According to a new study released by the U.S. Forest Service, a vital method of protecting your home — and everything in it — may not involve the installation of expensive alarm systems and surveillance cameras. Nor does it involve menacing dogs, threatening signage, or asking Buddy, your retired neighbor with entirely too much time on his hands, to keep an “eye out” while you’re away.

Apparently, large trees, yep, large trees — I'm not entirely sure what qualifies a tree as being "large" versus small or medium — that are planted in both the yards of single-family homes and on neighborhood streets can help keep “shady” business at a minimum and lower both violent and property crime rates. Who know? I always thought it worked the other way around.

Explains the study's co-author, Geoffrey Donovan, in a release issued by the Pacific Northwest Research Station:

We believe that large street trees can reduce crime by signaling to a potential criminal that a neighborhood is better cared for and, therefore, a criminal is more likely to be caught. Large yard trees also were associated with lower crime rates, most likely because they are less view-obstructing than smaller trees.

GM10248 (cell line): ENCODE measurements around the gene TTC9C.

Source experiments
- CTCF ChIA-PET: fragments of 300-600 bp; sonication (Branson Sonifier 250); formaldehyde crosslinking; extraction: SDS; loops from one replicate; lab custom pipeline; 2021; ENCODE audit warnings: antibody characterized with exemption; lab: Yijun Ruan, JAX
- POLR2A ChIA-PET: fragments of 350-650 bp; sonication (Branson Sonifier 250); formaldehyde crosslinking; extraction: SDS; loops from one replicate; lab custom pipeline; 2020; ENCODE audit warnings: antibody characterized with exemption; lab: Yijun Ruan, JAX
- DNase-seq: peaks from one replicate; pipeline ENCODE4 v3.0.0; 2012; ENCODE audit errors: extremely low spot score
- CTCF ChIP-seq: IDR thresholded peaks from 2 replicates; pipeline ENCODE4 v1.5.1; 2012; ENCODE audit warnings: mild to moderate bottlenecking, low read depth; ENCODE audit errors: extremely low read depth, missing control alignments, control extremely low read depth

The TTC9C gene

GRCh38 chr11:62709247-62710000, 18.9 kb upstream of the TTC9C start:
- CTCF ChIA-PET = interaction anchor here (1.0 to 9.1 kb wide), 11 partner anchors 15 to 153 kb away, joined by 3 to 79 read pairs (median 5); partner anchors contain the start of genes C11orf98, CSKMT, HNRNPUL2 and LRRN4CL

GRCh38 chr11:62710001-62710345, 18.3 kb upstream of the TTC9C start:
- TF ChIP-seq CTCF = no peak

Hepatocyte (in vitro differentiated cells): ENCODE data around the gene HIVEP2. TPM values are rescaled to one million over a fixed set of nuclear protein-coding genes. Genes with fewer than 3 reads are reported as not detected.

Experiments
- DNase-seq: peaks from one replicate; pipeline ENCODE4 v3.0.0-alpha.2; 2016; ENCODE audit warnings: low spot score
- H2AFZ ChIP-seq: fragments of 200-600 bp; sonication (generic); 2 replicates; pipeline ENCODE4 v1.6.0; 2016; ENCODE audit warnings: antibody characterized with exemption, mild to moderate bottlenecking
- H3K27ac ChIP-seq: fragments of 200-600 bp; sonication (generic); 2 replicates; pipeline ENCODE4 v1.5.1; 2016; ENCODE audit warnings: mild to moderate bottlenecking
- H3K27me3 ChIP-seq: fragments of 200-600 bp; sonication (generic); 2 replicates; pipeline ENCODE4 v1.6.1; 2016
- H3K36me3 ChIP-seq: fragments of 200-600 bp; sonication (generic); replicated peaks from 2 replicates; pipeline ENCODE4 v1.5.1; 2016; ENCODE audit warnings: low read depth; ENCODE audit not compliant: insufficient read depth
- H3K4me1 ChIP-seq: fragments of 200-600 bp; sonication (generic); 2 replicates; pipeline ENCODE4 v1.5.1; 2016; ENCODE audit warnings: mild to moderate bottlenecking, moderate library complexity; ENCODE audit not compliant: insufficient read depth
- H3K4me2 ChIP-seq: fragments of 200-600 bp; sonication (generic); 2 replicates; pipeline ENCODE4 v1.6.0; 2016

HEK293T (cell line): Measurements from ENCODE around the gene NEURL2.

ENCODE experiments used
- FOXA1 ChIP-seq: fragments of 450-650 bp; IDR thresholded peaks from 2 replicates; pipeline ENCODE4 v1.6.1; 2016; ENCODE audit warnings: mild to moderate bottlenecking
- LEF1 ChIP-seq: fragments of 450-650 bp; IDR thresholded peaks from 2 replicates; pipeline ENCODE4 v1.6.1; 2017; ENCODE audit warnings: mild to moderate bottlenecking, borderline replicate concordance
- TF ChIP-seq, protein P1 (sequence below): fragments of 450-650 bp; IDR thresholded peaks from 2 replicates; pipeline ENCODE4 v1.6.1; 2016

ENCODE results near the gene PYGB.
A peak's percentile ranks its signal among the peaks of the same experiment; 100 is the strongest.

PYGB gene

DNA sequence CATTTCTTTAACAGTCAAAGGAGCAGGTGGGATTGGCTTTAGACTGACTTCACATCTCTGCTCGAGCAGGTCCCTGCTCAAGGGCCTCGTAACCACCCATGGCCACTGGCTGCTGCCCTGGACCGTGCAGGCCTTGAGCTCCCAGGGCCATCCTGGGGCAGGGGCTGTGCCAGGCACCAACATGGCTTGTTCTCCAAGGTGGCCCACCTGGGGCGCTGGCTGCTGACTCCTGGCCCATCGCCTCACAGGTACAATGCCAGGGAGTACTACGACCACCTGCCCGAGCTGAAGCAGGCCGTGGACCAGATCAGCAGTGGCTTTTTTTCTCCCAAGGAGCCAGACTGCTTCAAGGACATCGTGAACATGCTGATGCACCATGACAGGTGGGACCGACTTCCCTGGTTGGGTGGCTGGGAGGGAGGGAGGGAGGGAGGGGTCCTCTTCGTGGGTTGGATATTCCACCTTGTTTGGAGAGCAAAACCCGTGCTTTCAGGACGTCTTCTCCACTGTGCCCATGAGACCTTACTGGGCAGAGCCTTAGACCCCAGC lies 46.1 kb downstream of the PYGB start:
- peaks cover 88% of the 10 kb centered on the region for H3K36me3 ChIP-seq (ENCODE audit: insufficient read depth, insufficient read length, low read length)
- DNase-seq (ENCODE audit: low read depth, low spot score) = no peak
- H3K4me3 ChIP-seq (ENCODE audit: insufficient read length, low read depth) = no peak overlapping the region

So what about those view-obstructing small yard trees? According to the study, they can actually increase crime unless homeowners keep them properly pruned and place them in areas that don’t provide convenient “cover” for unsavory types that may be lurking around your property.

 “We wanted to find out whether trees, which provide a range of other benefits, could improve quality of life in Portland by reducing crime, and it was exciting to see that they did,” says Donovan of the two-year study which compared crimes like vandalism and burglary at 2,813 single-family homes in leafy Portland, Oregon with the number and size of trees in yards and in surrounding areas. Landscaping factors were also taken into consideration. “Although a burglar alarm may deter criminals, it won’t provide shade on a hot summer day, and it certainly isn’t as nice to look at as a tree.”

An abstract of the study can be viewed online and will be printed in full in an upcoming edition of the print journal Environment and Behavior. Donovan and his partner Jeffrey Prestemon plan on possibly conducting similar research in other cities.

Very interesting. It's like The Arbor Day Foundation and Safe Streets went out and had a love child. Homeowners with trees: Does the study resonate with you at all? Have you experienced this tree/crime phenomenon firsthand? 

Via [USATODAY], [Discovery News]

Matt Hickman ( @mattyhick ) writes about design, architecture and the intersection between the natural world and the built environment.

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